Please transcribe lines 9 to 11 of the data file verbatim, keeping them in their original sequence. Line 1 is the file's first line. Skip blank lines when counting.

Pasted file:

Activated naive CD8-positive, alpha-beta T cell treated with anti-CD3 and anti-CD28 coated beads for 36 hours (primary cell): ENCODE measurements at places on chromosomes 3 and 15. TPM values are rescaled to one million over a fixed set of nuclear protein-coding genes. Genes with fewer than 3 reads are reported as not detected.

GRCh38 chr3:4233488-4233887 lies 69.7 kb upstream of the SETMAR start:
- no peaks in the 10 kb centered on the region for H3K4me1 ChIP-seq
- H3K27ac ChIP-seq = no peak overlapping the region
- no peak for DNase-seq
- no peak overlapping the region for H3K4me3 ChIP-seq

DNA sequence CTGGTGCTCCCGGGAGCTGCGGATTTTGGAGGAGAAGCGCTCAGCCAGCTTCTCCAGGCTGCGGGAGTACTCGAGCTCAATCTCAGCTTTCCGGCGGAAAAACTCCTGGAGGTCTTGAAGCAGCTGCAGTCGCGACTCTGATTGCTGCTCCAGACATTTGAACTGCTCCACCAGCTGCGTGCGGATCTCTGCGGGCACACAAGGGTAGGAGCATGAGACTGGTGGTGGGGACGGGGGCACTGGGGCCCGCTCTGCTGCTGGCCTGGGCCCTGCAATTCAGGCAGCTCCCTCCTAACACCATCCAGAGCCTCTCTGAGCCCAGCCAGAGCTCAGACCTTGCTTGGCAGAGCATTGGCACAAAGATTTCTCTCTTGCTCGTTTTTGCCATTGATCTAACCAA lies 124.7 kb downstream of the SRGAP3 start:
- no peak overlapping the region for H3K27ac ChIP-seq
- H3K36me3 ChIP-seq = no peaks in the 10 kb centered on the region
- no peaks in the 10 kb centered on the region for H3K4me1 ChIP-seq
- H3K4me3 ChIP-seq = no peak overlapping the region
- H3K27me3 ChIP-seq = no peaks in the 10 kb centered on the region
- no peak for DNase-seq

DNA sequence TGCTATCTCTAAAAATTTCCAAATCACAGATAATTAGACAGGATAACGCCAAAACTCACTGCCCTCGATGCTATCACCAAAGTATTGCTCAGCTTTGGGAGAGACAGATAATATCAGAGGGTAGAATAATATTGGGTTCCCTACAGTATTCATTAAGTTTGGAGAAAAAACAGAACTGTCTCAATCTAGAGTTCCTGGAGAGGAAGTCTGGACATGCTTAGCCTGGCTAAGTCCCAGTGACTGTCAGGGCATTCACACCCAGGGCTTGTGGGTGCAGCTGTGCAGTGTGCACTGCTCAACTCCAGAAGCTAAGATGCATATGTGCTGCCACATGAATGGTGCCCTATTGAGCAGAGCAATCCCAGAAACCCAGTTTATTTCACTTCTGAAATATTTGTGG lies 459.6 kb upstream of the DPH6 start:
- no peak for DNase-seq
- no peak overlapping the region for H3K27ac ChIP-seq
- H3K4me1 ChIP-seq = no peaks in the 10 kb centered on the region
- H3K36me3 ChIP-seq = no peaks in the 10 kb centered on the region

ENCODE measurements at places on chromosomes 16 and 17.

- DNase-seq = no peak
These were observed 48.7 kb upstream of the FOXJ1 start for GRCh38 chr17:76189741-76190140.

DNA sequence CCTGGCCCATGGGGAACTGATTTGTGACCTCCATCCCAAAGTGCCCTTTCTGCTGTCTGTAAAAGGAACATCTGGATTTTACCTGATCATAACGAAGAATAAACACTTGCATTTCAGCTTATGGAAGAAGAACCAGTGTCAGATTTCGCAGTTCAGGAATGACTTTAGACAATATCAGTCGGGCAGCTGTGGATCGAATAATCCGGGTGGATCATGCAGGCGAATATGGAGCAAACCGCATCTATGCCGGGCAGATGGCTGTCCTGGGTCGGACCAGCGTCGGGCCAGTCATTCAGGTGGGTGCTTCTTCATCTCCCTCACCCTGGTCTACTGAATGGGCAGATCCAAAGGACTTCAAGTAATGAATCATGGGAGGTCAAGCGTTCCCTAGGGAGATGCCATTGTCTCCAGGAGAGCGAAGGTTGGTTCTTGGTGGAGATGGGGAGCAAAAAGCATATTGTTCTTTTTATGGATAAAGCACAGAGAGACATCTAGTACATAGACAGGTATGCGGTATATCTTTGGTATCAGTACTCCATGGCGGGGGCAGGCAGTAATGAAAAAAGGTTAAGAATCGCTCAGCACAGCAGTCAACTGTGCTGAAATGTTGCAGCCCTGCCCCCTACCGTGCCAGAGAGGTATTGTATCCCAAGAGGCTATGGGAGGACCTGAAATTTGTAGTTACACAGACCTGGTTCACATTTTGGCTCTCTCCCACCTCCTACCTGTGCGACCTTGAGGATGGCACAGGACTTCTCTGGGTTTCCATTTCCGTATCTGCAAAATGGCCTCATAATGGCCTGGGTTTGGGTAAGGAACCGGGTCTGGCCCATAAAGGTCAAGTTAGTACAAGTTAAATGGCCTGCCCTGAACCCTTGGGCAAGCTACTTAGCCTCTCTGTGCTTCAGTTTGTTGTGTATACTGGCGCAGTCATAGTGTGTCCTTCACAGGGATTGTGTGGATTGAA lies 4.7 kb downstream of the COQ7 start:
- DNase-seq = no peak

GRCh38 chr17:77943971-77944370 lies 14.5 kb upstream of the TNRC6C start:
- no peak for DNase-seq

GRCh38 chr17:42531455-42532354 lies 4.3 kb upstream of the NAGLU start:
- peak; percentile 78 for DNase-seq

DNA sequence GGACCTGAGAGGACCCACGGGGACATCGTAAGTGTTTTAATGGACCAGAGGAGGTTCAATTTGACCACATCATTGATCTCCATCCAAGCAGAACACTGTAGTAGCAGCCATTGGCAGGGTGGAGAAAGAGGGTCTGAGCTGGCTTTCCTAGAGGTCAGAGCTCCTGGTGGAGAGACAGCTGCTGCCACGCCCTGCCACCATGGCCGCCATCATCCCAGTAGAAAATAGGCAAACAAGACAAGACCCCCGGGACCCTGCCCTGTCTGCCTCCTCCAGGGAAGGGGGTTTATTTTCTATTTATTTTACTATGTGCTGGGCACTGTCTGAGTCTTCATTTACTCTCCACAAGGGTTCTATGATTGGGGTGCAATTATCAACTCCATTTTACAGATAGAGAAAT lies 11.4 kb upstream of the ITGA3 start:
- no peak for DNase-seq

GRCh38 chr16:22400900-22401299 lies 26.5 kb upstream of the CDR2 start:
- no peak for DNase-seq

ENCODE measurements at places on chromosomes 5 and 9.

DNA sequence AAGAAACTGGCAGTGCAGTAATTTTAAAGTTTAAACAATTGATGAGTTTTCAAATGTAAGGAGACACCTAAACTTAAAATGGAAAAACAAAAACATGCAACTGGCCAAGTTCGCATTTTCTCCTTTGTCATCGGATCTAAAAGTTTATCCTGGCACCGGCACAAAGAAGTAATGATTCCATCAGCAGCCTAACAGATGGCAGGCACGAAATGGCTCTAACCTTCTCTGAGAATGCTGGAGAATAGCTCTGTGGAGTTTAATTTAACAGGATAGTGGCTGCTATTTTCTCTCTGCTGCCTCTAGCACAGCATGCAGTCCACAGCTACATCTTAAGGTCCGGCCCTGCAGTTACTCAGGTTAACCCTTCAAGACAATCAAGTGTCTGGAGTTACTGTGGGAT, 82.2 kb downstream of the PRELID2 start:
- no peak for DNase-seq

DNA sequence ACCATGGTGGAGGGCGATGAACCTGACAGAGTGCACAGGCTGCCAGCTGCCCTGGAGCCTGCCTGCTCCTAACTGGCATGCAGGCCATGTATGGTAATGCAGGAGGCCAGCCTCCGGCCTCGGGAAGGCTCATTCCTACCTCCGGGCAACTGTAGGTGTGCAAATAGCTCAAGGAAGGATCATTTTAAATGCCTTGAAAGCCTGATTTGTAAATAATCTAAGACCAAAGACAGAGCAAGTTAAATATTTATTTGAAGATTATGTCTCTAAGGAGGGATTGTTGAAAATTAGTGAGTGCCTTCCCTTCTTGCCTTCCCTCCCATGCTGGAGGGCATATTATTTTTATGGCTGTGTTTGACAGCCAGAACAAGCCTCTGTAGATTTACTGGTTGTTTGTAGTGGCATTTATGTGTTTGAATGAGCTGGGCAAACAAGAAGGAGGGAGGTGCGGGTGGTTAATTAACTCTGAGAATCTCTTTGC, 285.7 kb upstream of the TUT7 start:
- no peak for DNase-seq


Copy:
- H3K36me3 ChIP-seq = no peaks in the 10 kb centered on the region
- no peaks in the 10 kb centered on the region for H3K4me1 ChIP-seq
- H3K4me3 ChIP-seq = no peak overlapping the region